The volume of new bond deals in the European high yield market has been very strong this year. One (unscientific) measure of this has been the growing pile of bond prospectuses on the desk; already the 2013 pile is more than halfway up the 2012 pile after just three months.
A marginally more robust measure is the data below published by Morgan Stanley. The year to date number of €25.2 bn is running well ahead of last year as more and more companies take advantage of lower yields and looser financing conditions in the wider credit markets to term out their debt and reduce interest costs.
Whilst this is generally good for the long term development of the high yield market in terms of depth and diversification, at this point in the cycle there are a few factors that are beginning to cause us to pause for thought.
In brief they are:
- Capital structure – in recent months we have seen the re-appearance of more equity like instruments being issued. This can take the form of deeply subordinated debt, or bonds that pay interest in the form of more bonds rather than cash (aka payment in kind notes). These instruments are typically used to fund dividends to the owners of businesses and can expose bond investors to equity like downside.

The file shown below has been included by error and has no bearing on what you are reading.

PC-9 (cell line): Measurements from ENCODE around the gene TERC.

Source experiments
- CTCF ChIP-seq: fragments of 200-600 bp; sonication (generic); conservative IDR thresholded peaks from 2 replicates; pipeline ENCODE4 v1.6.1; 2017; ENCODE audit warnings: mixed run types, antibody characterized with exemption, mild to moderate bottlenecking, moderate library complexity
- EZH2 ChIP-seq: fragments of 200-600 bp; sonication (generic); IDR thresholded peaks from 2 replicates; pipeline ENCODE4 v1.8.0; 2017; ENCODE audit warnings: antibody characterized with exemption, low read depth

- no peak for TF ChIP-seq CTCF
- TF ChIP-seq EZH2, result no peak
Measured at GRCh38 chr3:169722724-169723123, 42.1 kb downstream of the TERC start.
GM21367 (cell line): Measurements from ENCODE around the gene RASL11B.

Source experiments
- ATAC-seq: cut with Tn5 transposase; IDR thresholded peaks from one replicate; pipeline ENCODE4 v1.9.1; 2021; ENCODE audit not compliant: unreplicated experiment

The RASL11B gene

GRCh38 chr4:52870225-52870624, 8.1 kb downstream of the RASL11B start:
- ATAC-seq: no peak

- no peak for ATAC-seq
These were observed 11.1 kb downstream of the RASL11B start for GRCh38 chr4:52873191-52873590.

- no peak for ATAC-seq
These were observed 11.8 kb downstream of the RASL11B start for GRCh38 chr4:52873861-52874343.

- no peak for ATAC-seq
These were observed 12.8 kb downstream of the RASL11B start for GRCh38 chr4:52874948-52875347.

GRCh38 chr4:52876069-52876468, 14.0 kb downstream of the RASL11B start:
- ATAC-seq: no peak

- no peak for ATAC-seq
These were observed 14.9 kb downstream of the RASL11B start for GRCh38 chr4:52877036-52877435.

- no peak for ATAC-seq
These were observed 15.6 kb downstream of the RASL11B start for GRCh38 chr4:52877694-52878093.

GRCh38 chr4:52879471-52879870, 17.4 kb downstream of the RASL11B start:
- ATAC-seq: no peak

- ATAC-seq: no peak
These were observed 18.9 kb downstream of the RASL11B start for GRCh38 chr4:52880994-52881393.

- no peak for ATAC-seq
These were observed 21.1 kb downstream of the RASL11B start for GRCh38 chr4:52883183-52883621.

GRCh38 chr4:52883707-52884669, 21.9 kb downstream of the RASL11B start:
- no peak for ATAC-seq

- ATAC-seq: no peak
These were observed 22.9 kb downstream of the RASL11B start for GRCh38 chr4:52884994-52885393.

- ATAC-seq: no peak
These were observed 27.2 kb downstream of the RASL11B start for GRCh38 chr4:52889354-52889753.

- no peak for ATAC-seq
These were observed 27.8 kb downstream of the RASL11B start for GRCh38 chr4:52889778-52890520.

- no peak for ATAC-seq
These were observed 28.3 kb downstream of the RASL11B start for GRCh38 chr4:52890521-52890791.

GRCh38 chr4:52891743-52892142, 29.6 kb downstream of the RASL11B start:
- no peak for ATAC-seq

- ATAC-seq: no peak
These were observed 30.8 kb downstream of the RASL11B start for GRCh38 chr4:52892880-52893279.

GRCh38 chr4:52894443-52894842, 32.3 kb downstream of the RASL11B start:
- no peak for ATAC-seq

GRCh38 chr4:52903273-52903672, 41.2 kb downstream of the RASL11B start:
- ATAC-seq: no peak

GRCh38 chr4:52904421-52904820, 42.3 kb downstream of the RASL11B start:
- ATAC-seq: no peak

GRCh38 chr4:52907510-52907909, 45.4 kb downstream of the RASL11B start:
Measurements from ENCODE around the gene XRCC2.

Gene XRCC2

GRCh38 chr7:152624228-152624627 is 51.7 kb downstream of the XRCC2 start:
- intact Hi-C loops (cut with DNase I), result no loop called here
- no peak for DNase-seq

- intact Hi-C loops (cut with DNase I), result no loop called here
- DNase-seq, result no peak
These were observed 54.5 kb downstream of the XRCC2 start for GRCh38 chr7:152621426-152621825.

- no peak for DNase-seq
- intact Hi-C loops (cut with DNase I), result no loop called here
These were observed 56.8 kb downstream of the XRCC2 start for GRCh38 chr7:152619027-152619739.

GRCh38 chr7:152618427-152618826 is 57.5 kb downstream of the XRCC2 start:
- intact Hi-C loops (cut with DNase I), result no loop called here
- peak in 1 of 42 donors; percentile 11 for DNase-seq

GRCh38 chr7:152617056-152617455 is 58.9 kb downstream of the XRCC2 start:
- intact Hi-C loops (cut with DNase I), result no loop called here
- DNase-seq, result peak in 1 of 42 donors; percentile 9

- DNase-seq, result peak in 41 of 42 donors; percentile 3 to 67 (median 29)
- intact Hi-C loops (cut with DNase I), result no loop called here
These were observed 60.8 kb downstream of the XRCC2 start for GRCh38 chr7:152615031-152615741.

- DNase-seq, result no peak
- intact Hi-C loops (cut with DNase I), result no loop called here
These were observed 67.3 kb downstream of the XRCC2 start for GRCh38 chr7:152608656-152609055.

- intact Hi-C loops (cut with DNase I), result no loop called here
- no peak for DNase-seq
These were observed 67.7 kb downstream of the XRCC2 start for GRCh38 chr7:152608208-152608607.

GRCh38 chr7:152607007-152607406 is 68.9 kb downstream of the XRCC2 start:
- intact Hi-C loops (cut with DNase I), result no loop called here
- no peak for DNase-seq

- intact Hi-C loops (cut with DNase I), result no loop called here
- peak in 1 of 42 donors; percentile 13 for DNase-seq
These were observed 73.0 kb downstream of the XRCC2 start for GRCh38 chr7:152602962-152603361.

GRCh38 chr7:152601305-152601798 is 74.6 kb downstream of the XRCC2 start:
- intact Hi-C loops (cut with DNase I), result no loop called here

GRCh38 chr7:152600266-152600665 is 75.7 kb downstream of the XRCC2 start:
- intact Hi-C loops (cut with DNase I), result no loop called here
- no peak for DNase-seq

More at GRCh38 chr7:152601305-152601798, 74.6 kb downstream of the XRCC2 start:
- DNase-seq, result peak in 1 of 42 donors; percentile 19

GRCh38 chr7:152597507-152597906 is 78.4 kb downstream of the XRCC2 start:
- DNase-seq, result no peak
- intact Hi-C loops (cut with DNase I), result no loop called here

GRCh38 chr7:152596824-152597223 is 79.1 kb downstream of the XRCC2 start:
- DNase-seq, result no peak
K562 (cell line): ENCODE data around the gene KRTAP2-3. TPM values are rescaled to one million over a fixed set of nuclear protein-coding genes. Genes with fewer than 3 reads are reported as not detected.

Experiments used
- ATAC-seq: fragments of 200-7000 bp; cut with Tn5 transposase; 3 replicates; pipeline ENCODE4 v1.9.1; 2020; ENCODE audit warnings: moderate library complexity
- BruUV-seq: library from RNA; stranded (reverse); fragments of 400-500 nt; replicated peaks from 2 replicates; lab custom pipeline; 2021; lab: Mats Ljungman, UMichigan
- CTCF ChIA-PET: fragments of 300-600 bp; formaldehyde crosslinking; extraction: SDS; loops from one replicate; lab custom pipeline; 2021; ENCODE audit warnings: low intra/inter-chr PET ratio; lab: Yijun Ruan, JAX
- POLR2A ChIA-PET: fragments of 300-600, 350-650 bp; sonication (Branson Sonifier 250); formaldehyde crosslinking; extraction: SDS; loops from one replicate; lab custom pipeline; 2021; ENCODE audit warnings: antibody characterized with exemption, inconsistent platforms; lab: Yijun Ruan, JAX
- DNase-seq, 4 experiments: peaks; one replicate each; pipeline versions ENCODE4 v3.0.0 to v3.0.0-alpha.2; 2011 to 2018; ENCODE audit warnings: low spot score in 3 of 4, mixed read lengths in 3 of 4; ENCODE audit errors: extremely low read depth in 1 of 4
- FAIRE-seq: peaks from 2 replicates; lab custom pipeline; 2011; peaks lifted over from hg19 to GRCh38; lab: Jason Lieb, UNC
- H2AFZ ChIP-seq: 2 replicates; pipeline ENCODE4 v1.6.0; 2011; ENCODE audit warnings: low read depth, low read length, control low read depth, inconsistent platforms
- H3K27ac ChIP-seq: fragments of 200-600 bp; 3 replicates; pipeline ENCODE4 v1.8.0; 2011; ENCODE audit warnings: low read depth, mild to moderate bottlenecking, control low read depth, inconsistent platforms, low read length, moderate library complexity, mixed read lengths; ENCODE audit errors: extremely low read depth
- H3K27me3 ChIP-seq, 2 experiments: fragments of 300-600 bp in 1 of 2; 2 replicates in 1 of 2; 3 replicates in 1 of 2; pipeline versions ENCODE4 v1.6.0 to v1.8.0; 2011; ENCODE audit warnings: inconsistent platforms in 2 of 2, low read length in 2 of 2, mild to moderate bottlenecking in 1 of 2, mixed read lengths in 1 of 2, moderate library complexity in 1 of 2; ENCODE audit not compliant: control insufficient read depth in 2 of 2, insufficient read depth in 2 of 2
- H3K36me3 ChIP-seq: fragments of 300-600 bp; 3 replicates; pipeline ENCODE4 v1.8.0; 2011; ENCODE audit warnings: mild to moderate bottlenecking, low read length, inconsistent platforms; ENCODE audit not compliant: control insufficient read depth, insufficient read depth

- Covenants – less of an issue for the bond market, but several leveraged loans in recent months have been issued on so called “cov-lite” terms (i.e. with significantly looser legal restrictions)
- Quality of issuer – looser conditions in the credit markets make it easier for riskier issuers to refinance their debt. In early 2012, the market was largely closed to cyclical or more challenged southern European issuers. This is no longer the case.
- Pricing – all the factors above are acceptable as long as buyers of the bonds are being compensated for the inherent risks. However, given that these deals are being priced in a market with an average yield of 5.6%*, the general prospects for attractive returns are more limited.
We believe that on a case by case basis there are still some attractive opportunities. Nevertheless this is very much a seller’s market. The terms are arguably more attractive for the issuers of bonds rather than the buyers. Accordingly, when looking at new deals, now is the time for a healthy dose of cautious discrimination – caveat emptor.
*B of A Merrill Lynch Euro High Yield Index yield to maturity 02/04/13